Alaska Marijuana News

THC levels in edibles can now double in Alaska. What does that mean?

Starting Sept. 1, cannabis retailers and manufacturers can sell edible products with 10 milligrams of THC per serving. That’s double the 5mg limit that has been on the books since Alaska’s legal cannabis industry opened its doors to retail customers in 2016.

While that might sound like a large, potent step up in an evolving retail category that includes everything from cookies to gummy candies to ice cream and fruit sodas, it brings Alaska’s relatively conservative regulations in line with what other state’s have adopted.

“I don’t consider this a substantive change,” said Marijuana Control Board Chair Nicholas Miller during the body’s June meeting, where the regulation was changed.

Miller pointed out that Alaska’s regulatory approach to dosage standards as the industry matured has been “low and slow.”

“I think overall it’s been a success,” Miller added shortly before the body passed the measure 2 to 1.

Under the new regulations, up to 10mg of THC can be sold in packages of 10 or fewer edible products. Even with double the potency, that’s still well below the daily limit 5,600mg of THC Alaskans are legally allowed to purchase, and has no bearing on far stronger products like concentrates.

“There was definitely a demand for higher potency,” said Shaun Tacke, one of the owners of Good Titrations, a manufacturing and retail business in Fairbanks.


“5mg doesn’t cut it for a lot of people,” he added. “Some people have a tolerance that’s massive.”

Among his customers, edibles move quickly, particularly gummies. Tacke and his partners had been waiting for the regulatory change, and plan on quickly preparing more potent products for sale.

That’s the same case for Lady Gray, a Soldotna-based business that makes gourmet edibles like THC infused southern-style sweet tea and cinnamon raisin almond butter.

“Moving to 10mg per piece and 100mg per package we feel is a big win for both the legal industry and the consumers,” wrote Lady Gray owner Tasha Grossl in an email. “Depending on the sizes and flavor profiles, some items will be a good fit with minor reformulations while others will take more work to have the desired flavors matching the desired potencies.”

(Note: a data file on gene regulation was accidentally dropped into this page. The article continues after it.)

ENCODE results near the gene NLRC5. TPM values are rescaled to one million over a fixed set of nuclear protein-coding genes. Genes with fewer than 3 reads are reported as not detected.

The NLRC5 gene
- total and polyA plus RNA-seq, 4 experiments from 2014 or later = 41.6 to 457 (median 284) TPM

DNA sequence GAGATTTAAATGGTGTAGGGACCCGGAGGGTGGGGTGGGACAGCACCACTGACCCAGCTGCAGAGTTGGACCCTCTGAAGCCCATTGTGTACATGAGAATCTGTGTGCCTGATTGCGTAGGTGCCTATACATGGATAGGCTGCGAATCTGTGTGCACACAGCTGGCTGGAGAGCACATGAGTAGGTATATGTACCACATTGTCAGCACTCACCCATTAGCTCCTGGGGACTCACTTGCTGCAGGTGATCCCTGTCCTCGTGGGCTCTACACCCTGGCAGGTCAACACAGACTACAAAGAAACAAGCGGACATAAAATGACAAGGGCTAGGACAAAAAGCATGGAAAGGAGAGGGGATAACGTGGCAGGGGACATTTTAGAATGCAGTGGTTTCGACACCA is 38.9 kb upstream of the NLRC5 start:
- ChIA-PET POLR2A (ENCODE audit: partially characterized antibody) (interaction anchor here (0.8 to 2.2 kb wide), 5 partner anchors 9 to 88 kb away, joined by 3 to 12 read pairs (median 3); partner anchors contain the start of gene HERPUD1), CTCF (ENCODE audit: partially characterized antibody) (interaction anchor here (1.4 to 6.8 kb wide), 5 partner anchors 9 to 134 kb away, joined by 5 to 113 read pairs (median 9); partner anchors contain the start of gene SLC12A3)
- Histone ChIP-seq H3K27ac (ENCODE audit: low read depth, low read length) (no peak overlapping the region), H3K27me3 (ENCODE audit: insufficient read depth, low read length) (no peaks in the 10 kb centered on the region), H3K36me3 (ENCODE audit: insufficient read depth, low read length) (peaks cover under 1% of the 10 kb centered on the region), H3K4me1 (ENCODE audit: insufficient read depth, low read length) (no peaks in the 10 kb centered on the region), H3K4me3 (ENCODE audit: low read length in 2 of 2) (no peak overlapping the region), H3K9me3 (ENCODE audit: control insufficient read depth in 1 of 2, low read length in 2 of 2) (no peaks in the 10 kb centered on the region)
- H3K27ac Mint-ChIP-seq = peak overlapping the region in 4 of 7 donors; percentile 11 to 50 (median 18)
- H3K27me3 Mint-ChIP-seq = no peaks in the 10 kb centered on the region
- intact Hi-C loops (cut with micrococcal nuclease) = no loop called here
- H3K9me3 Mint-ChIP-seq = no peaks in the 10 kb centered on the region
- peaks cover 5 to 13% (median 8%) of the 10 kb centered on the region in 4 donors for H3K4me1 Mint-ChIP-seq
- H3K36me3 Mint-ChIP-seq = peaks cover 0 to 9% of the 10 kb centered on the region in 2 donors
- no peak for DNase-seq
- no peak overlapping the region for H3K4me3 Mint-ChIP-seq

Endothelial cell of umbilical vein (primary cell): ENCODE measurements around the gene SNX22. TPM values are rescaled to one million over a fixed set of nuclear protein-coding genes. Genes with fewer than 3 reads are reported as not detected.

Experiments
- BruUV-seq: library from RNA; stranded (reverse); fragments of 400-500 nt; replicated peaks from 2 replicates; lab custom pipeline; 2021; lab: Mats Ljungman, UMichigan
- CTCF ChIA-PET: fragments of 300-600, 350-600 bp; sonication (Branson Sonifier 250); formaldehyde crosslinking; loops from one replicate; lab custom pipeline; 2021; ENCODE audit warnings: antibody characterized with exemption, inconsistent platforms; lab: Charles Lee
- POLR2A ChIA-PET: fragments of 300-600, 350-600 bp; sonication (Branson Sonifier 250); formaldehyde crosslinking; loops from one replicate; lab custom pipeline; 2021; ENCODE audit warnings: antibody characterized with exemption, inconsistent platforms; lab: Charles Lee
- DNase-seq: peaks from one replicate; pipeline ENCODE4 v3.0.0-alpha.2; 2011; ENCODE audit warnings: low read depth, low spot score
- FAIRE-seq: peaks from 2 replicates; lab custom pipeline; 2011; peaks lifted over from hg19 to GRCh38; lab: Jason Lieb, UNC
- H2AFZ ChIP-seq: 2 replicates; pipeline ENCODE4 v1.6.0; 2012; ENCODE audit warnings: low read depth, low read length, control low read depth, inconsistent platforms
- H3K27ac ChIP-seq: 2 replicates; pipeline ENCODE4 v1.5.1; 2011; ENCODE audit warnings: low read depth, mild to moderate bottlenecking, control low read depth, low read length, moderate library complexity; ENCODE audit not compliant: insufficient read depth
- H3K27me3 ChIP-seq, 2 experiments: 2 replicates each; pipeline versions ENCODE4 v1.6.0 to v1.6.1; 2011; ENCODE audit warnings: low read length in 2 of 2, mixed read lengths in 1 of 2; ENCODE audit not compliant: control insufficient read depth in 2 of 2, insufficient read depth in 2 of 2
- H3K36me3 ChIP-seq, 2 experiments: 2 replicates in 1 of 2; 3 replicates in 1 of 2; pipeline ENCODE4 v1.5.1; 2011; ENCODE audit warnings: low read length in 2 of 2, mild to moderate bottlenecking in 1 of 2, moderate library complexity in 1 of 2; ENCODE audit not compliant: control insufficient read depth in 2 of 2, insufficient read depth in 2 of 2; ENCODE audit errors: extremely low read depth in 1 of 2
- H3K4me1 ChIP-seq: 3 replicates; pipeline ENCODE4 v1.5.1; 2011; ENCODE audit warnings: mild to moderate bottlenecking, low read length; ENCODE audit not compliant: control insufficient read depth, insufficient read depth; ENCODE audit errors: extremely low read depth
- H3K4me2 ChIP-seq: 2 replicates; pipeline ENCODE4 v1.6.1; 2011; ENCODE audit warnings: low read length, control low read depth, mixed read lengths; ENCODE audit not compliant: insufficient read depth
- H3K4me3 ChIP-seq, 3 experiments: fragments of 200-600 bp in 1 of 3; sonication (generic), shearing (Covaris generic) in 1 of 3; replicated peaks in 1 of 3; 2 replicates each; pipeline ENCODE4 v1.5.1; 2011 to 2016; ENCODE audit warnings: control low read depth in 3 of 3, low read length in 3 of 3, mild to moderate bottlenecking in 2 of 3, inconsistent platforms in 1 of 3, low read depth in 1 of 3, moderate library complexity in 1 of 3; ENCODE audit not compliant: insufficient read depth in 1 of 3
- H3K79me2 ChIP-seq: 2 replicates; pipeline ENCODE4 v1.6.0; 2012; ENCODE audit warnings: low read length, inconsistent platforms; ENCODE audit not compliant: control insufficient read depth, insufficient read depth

[Earlier: Alaska Marijuana Control Board is considering doubling the amount of THC allowed in edibles]

For manufacturers, Grossl wrote, the change is significant because it will reduce the price per THC milligram in the edibles market. Basically, it’ll be slightly cheaper to get slightly higher. Manufacturers can double the potency of a single cookie, gummy or muffin, but keep all other costs flat: non-cannabis baking ingredients, testing fees, labor expenses, packaging costs, and general overhead.

“This is huge on packaging too as we migrate to larger amounts allowed in each package,” Grossle wrote.

“It’s really expensive to produce these tiny little 5mg servings, because you can pack more punch into a 10mg unit,” said Jana Weltzin, an attorney who represents a number of alcohol and cannabis clients.

Weltzin said that in addition to meeting consumer demands, she viewed the rule change as positive because it gives businesses more flexibility in the products they can sell. Like many others working inside the industry, she sees fews dangers in slightly more potent edible products. Her main concern that if the federal government shifts towards full legalization in coming years, its regulatory standards could tack toward more conservative, lower potency limits on products. In which case testing labs and manufacturers might find themselves having to walk back liberalizations currently underway.

“They could really change things up in a really destructive manner,” Weltzin added.

She’s advising her clients to proceed cautiously with their investments.

Zachariah Hughes

Zachariah Hughes covers Anchorage government, the military, dog mushing, subsistence issues and general assignments for the Anchorage Daily News. He also helps produce the ADN's weekly politics podcast. Prior to joining the ADN, he worked in Alaska’s public radio network, and got his start in journalism at KNOM in Nome.